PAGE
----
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Topic: EU Aims to Open to Vaccinated Visitors This Summer

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    Default EU Aims to Open to Vaccinated Visitors This Summer

    Meanwhile, the news from the EU is increasingly positive, as they seem to be rapidly heading towards opening up to fully-vaccinated visitors soon. Here's the latest TravelMole story:

    The European Union unveiled a proposal to open up for non-essential leisure travel this summer.

    "It is 'time to revive the tourism industry' Commission President Ursula von der Leyen tweeted.

    The European Commission recommended allowing in fully vaccinated non-EU travellers from countries with a 'good epidemiological situation.'

    This would likely be based on the number of infections per 100,000 people over a two week rolling period.

    This would allow British travellers into Europe based on current levels.

    The EU drug regulator has so far authorised vaccines from BioNTech/Pfizer, Moderna, AstraZeneca, and Johnson & Johnson, and may also approve two Chinese vaccines in the coming days.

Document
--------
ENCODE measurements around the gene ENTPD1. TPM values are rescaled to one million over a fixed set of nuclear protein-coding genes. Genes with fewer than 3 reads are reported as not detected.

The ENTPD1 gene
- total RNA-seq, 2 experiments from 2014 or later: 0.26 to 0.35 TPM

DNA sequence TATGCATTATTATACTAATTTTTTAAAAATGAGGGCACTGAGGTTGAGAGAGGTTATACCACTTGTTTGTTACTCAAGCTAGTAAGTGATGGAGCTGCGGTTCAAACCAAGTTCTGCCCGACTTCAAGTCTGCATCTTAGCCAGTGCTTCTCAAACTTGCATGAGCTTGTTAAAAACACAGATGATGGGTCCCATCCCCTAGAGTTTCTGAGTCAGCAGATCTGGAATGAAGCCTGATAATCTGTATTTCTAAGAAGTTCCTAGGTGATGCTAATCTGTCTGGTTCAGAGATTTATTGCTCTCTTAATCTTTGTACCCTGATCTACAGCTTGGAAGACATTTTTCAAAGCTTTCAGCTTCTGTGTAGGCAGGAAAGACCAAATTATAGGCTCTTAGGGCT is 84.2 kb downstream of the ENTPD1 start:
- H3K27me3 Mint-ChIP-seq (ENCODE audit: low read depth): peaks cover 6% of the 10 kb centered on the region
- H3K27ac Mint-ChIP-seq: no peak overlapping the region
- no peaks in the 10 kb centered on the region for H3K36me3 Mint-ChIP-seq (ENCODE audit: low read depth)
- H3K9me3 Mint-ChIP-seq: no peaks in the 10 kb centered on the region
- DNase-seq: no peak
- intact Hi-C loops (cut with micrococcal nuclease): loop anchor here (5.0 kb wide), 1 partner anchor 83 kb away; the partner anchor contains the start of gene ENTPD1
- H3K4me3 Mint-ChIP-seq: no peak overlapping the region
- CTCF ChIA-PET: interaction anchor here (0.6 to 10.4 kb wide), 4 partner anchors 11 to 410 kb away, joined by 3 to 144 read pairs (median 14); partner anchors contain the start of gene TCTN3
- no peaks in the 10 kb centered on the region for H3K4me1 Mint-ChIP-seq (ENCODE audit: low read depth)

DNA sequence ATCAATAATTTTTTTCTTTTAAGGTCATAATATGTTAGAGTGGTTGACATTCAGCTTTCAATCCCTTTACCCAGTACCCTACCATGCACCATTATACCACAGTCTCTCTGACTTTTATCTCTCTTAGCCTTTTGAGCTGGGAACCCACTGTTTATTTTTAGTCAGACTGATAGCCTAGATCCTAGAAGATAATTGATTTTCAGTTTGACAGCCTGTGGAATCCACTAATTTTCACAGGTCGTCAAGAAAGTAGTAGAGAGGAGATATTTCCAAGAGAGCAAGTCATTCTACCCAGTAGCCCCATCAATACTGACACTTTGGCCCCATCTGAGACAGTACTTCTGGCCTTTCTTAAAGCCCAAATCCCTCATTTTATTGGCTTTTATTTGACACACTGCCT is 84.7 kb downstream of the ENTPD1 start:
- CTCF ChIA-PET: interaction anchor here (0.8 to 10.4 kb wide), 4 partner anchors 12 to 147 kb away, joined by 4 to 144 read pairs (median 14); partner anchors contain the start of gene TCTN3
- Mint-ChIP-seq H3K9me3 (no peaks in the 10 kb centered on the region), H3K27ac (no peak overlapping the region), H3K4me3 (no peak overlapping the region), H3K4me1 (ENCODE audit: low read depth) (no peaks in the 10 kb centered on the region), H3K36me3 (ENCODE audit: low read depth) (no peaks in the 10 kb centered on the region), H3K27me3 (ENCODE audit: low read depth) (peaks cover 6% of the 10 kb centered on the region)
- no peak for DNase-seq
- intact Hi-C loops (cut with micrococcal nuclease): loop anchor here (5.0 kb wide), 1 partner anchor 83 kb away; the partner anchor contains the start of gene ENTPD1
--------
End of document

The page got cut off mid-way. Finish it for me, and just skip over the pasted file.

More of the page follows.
"We want to have this done before the mass summer travel starts," an EU official said.

    While all member states need to agree in principle, individual countries can strengthen requirements as they deem necessary.

    This could include providing a negative Covid test or a period of quarantine.

    The proposal, which it hopes will be adopted by member states by the end of the month, complements the EU's digital green certificate system.

    The digital green certificate system can be used by non-EU citizens ff they have taken vaccines which are recognised and approved by the EU.

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    I'd be surprised if they do authorise the Chinese vax as recent studies in the countries using them (one of which is Chile) shows them to have a very low efficacy (one study suggests just 30%).
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    That's really unfortunate, TF. You wonder what they are thinking by using something with such a low rate. I doubt if I would have it, that's for sure.

    In the meantime, another TravelMole story indicates that people are being ripped off by the PCR covid test, and IATA is warning costs MUST come down if people aren't to be put off from flying (and, for once, Willie Walsh is spot on):

    Costly PCR tests will impact the air travel recovery as national borders slowly reopen, the International Air Transport Association has said.

    Current costs of PCT tests could raise the cost of an average airfare by 45 to 90% it says.

    "The real risk here is that these prohibitive costs will prevent families from exercising their freedom to travel, to visit friends, to take a holiday," Willie Walsh, IATA director-general said during a virtual press briefing.

    "As a society, we just cannot allow a situation to develop where only the rich can afford to travel again."